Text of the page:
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Calif. congresswoman re-introduces Juror Non-Discrimination Act

Calif. congresswoman re-introduces Juror Non-Discrimination Act

WASHINGTON – Congresswoman Susan Davis (D-Calif.) has re-introduced legislation to prohibit a person from being removed from a jury because of their sexual orientation or gender identity.

U.S. Rep. Susan Davis (D-Calif.)

“Serving on a jury is one of America’s most cherished civic duties,” Davis said. “It is unjust to exclude a particular group of people from participating in civil society because of whom they love or what they look like.”

“The federal government already prohibits juror discrimination on the basis of race, color, religion, sex, national origin, and economic status and as we pursue greater equality for all Americans, I believe LGBT Americans should be also be free from juror discrimination.”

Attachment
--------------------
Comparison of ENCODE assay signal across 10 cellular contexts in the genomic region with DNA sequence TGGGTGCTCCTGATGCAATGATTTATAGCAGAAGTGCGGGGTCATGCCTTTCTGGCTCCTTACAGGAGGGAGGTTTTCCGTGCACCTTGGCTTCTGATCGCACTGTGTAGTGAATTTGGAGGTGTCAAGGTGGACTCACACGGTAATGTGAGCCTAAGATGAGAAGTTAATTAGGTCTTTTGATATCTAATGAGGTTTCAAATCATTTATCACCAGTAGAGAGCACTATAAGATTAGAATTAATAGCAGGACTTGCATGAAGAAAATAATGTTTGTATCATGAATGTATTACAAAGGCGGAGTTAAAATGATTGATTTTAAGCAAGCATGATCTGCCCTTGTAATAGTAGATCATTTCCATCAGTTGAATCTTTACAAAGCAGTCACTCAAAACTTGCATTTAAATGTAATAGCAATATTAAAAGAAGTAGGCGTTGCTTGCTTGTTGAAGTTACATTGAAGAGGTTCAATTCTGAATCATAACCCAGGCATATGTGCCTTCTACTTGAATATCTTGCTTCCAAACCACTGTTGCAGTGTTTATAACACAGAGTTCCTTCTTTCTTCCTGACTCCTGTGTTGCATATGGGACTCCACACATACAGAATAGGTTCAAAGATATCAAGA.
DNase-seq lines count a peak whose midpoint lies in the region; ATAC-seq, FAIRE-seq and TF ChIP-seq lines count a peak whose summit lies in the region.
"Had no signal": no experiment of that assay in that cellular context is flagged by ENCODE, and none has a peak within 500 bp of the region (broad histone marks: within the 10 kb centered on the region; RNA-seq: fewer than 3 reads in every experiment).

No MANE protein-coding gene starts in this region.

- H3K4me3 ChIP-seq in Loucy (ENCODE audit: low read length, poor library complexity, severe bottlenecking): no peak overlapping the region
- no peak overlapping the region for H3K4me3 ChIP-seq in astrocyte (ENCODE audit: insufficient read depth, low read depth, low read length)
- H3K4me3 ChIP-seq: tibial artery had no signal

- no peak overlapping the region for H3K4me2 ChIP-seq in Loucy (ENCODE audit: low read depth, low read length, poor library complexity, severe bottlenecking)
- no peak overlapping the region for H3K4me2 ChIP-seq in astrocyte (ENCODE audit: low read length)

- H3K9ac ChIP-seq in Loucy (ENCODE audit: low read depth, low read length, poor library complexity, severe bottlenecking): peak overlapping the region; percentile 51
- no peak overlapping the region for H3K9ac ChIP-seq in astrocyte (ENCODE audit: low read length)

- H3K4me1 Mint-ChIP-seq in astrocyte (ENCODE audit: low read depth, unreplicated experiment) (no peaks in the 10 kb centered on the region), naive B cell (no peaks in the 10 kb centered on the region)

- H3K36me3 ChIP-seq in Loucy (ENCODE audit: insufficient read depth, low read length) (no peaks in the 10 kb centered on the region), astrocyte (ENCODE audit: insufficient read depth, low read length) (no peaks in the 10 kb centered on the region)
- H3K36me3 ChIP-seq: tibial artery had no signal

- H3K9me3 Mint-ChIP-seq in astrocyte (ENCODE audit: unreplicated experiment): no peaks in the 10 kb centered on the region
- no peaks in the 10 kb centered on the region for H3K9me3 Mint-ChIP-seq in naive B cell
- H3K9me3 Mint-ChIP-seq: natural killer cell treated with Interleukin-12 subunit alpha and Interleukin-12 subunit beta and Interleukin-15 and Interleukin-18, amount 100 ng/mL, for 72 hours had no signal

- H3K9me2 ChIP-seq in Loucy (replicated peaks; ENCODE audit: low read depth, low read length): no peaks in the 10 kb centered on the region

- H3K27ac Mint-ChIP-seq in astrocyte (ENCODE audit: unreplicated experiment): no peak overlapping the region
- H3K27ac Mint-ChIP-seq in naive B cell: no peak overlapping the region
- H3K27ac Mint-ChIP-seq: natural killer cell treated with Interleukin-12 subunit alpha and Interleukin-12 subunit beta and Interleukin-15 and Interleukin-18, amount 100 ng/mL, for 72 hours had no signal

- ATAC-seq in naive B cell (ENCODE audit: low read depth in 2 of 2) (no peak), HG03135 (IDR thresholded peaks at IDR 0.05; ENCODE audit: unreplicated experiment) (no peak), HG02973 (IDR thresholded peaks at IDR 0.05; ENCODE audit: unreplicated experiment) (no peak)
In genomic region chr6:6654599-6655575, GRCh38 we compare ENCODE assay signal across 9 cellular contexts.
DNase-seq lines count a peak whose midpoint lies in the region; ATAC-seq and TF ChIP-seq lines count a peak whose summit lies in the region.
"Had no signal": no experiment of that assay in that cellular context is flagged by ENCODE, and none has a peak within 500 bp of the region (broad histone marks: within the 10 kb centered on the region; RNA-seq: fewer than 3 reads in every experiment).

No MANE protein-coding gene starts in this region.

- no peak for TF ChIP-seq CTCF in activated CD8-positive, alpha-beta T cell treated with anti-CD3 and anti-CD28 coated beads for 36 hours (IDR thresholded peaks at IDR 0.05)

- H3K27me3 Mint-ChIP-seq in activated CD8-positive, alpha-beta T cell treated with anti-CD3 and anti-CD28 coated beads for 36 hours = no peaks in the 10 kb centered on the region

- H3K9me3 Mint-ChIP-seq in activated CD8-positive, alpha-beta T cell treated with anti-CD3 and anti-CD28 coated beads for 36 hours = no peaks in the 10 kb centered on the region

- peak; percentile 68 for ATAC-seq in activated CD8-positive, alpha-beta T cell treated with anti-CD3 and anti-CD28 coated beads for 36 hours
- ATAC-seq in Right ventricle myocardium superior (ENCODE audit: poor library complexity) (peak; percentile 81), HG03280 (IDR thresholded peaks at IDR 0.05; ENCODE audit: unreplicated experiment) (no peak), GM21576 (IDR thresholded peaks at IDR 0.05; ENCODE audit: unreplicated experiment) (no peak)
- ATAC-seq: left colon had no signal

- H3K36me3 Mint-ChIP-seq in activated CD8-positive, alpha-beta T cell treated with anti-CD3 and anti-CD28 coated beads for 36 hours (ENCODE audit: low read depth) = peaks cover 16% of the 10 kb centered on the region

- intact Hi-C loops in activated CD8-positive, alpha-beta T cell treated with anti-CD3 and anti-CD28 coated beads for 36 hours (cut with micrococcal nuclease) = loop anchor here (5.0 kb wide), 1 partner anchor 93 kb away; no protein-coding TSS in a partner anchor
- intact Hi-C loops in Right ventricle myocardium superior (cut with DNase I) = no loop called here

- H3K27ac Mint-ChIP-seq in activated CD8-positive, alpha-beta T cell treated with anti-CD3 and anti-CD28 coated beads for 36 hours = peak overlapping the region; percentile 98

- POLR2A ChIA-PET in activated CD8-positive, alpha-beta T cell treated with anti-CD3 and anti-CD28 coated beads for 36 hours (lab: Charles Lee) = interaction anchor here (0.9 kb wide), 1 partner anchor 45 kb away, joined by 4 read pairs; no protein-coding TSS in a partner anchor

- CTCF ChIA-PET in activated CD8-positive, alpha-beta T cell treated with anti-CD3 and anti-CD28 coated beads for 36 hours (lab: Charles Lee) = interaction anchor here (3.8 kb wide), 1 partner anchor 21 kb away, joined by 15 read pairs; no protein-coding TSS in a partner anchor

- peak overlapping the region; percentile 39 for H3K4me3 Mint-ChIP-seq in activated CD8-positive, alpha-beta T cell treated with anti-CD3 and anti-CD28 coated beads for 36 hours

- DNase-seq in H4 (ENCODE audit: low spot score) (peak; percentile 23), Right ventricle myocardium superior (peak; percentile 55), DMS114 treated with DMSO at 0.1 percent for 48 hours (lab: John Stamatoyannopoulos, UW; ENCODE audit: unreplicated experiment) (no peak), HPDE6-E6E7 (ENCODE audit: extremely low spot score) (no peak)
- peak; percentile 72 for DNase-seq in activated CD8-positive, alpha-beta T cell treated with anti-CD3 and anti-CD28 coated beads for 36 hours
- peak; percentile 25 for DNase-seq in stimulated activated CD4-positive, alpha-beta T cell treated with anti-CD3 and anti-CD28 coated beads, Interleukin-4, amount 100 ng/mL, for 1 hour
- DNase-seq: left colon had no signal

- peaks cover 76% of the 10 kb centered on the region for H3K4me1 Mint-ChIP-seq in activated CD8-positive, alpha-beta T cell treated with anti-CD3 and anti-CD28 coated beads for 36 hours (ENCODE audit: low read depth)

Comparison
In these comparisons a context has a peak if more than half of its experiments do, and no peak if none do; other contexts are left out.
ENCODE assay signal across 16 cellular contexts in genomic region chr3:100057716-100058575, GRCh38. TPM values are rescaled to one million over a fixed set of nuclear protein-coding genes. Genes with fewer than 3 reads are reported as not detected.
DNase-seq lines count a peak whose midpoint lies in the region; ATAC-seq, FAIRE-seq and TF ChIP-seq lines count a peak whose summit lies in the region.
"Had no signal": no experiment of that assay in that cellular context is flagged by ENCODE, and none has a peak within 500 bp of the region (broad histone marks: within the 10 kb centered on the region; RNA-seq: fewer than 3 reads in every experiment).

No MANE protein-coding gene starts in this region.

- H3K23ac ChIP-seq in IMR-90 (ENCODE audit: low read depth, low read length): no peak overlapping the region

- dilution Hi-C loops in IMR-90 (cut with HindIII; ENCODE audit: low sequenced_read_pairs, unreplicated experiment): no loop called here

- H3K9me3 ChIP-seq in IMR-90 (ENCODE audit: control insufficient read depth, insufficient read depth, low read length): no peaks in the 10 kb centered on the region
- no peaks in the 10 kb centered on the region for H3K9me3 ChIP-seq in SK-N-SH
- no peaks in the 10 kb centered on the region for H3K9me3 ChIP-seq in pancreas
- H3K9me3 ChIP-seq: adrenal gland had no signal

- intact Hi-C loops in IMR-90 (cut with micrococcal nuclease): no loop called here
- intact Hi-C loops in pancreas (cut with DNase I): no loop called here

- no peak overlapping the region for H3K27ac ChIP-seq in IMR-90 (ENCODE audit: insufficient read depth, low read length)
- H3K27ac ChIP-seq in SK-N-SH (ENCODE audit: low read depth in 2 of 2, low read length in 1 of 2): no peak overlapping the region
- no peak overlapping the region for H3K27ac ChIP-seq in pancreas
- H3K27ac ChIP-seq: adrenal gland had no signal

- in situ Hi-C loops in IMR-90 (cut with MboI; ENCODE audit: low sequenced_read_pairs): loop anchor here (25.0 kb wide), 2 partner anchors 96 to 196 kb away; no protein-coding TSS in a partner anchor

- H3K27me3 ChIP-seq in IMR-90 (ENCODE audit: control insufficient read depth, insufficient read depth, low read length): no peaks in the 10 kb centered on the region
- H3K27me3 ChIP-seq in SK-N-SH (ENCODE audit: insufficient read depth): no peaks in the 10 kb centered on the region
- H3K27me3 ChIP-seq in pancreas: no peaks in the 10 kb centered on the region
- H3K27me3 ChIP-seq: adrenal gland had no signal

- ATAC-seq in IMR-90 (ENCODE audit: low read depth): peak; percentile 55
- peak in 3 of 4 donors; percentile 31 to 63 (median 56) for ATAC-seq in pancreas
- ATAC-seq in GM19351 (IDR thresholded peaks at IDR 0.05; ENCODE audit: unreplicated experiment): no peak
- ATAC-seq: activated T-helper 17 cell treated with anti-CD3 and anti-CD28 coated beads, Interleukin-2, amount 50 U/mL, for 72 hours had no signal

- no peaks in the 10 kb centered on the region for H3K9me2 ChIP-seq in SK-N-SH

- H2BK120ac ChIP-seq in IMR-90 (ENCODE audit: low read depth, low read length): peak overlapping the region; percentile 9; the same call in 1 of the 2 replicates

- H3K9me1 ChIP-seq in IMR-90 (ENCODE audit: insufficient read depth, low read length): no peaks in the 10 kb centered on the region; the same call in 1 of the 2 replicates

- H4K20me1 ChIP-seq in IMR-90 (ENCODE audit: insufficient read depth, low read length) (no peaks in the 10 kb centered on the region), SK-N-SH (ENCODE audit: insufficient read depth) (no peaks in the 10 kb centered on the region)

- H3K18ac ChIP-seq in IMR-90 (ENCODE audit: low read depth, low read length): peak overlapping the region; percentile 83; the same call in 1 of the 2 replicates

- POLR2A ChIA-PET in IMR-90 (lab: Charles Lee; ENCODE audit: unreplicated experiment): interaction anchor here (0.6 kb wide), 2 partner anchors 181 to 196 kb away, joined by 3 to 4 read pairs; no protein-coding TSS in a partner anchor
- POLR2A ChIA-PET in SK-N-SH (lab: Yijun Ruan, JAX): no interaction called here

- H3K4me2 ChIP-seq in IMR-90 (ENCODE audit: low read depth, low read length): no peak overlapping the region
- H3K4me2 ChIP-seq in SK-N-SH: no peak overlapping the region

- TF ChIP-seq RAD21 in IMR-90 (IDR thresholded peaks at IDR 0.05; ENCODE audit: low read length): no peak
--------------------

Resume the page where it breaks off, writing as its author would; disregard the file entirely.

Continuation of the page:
California law already prohibits discrimination based on sexual orientation, and a San Diego Superior Court judge ruled last year that prosecutors illegally dismissed at least one juror based on real or perceived sexual orientation.

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Davis said she believes it is time to bring this common sense protection to LGBT jurors nationwide.

The Juror Non-Discrimination Act was first introduced in the 112th Congress on May 18, 2012, by Rep. Steve Rothman (D-N.J.) in the U.S. House, and re-introduced by Davis on Jan. 18 with 14 original co-sponsors.

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